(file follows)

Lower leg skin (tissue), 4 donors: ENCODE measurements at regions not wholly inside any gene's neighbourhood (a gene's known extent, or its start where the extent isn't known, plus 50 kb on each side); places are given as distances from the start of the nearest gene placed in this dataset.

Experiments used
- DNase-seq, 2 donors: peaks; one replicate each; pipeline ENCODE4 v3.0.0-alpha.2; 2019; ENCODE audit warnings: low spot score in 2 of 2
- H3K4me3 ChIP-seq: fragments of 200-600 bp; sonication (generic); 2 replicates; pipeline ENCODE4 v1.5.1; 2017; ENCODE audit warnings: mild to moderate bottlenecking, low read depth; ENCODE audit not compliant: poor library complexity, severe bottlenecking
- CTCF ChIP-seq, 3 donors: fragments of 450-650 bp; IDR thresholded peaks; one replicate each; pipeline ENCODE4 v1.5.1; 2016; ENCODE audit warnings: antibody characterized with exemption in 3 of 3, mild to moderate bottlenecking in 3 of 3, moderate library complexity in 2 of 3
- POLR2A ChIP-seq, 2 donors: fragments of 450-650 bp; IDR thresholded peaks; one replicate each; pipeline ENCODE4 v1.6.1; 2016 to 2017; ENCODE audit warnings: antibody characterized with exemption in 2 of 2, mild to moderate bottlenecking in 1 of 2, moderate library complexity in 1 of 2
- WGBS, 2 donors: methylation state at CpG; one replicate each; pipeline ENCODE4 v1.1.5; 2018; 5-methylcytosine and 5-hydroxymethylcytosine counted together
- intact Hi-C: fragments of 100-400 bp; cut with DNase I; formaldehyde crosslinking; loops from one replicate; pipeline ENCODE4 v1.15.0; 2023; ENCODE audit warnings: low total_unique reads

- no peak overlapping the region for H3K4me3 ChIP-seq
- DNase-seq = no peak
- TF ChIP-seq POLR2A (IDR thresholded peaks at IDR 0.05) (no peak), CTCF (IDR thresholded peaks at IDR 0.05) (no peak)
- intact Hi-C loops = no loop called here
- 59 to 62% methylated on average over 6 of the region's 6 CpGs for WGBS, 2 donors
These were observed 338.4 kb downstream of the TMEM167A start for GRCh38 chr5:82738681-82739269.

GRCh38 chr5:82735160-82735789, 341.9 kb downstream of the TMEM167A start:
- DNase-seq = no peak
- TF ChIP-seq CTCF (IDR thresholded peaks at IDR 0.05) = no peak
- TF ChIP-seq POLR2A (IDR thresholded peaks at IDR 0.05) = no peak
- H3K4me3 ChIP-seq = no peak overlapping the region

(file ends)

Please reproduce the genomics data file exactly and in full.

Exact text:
Lower leg skin (tissue), 4 donors: ENCODE measurements at regions not wholly inside any gene's neighbourhood (a gene's known extent, or its start where the extent isn't known, plus 50 kb on each side); places are given as distances from the start of the nearest gene placed in this dataset.

Experiments used
- DNase-seq, 2 donors: peaks; one replicate each; pipeline ENCODE4 v3.0.0-alpha.2; 2019; ENCODE audit warnings: low spot score in 2 of 2
- H3K4me3 ChIP-seq: fragments of 200-600 bp; sonication (generic); 2 replicates; pipeline ENCODE4 v1.5.1; 2017; ENCODE audit warnings: mild to moderate bottlenecking, low read depth; ENCODE audit not compliant: poor library complexity, severe bottlenecking
- CTCF ChIP-seq, 3 donors: fragments of 450-650 bp; IDR thresholded peaks; one replicate each; pipeline ENCODE4 v1.5.1; 2016; ENCODE audit warnings: antibody characterized with exemption in 3 of 3, mild to moderate bottlenecking in 3 of 3, moderate library complexity in 2 of 3
- POLR2A ChIP-seq, 2 donors: fragments of 450-650 bp; IDR thresholded peaks; one replicate each; pipeline ENCODE4 v1.6.1; 2016 to 2017; ENCODE audit warnings: antibody characterized with exemption in 2 of 2, mild to moderate bottlenecking in 1 of 2, moderate library complexity in 1 of 2
- WGBS, 2 donors: methylation state at CpG; one replicate each; pipeline ENCODE4 v1.1.5; 2018; 5-methylcytosine and 5-hydroxymethylcytosine counted together
- intact Hi-C: fragments of 100-400 bp; cut with DNase I; formaldehyde crosslinking; loops from one replicate; pipeline ENCODE4 v1.15.0; 2023; ENCODE audit warnings: low total_unique reads

- no peak overlapping the region for H3K4me3 ChIP-seq
- DNase-seq = no peak
- TF ChIP-seq POLR2A (IDR thresholded peaks at IDR 0.05) (no peak), CTCF (IDR thresholded peaks at IDR 0.05) (no peak)
- intact Hi-C loops = no loop called here
- 59 to 62% methylated on average over 6 of the region's 6 CpGs for WGBS, 2 donors
These were observed 338.4 kb downstream of the TMEM167A start for GRCh38 chr5:82738681-82739269.

GRCh38 chr5:82735160-82735789, 341.9 kb downstream of the TMEM167A start:
- DNase-seq = no peak
- TF ChIP-seq CTCF (IDR thresholded peaks at IDR 0.05) = no peak
- TF ChIP-seq POLR2A (IDR thresholded peaks at IDR 0.05) = no peak
- H3K4me3 ChIP-seq = no peak overlapping the region